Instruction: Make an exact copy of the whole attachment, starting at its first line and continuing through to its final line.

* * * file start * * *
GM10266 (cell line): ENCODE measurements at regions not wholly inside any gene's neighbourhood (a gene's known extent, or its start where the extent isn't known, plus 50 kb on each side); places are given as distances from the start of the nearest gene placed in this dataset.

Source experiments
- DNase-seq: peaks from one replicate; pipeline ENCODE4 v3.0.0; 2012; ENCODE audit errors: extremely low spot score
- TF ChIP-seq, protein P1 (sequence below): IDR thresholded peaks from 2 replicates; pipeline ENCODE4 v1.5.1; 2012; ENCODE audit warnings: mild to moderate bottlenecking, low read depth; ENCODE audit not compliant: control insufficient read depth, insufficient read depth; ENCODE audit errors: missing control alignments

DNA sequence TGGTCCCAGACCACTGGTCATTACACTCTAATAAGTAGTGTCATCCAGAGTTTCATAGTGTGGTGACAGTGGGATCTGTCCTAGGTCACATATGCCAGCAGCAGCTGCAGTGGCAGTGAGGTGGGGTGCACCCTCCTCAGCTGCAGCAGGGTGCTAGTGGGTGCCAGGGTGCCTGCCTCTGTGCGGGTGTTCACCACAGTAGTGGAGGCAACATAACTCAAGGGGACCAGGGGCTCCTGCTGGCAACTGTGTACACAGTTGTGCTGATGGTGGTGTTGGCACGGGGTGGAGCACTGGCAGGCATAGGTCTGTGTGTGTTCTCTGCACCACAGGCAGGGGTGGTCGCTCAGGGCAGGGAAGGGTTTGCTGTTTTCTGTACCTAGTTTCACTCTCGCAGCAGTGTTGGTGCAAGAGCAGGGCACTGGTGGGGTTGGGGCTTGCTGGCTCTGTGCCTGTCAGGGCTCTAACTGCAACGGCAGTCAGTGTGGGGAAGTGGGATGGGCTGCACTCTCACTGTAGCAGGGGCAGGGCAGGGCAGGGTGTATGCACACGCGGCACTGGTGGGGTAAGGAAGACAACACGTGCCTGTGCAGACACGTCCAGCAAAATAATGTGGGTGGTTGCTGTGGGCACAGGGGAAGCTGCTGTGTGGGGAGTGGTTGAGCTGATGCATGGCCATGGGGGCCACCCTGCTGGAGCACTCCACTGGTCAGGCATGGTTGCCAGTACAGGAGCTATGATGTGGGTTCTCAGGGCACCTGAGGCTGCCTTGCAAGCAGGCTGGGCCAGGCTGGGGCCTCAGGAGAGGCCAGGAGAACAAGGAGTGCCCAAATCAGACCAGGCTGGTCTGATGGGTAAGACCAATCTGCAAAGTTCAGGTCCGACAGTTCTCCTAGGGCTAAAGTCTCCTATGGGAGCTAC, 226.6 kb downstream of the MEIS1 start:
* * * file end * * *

GM10266 (cell line): ENCODE measurements at regions not wholly inside any gene's neighbourhood (a gene's known extent, or its start where the extent isn't known, plus 50 kb on each side); places are given as distances from the start of the nearest gene placed in this dataset.

Source experiments
- DNase-seq: peaks from one replicate; pipeline ENCODE4 v3.0.0; 2012; ENCODE audit errors: extremely low spot score
- TF ChIP-seq, protein P1 (sequence below): IDR thresholded peaks from 2 replicates; pipeline ENCODE4 v1.5.1; 2012; ENCODE audit warnings: mild to moderate bottlenecking, low read depth; ENCODE audit not compliant: control insufficient read depth, insufficient read depth; ENCODE audit errors: missing control alignments

DNA sequence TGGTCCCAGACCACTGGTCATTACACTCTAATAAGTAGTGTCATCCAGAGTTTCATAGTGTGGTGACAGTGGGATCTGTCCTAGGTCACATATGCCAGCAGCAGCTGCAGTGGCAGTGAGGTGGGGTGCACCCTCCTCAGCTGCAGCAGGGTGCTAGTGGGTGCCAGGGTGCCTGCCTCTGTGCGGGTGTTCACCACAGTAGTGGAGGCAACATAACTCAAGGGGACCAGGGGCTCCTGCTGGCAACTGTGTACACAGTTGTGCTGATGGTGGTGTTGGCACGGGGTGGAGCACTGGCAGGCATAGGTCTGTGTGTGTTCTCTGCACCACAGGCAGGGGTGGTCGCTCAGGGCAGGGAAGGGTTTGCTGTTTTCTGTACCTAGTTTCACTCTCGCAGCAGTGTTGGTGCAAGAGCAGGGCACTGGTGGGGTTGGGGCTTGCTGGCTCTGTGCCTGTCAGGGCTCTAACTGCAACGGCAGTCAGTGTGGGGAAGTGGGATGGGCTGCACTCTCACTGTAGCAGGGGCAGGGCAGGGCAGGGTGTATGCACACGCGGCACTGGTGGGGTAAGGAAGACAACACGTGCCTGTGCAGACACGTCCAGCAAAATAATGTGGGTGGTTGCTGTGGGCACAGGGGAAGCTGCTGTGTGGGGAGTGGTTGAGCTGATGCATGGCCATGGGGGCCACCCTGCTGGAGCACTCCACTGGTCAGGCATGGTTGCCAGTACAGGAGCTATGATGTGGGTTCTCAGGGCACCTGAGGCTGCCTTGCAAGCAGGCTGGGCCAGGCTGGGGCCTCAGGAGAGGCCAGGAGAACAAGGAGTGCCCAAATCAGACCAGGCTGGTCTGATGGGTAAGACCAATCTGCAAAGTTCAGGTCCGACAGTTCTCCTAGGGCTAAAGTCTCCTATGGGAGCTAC, 226.6 kb downstream of the MEIS1 start: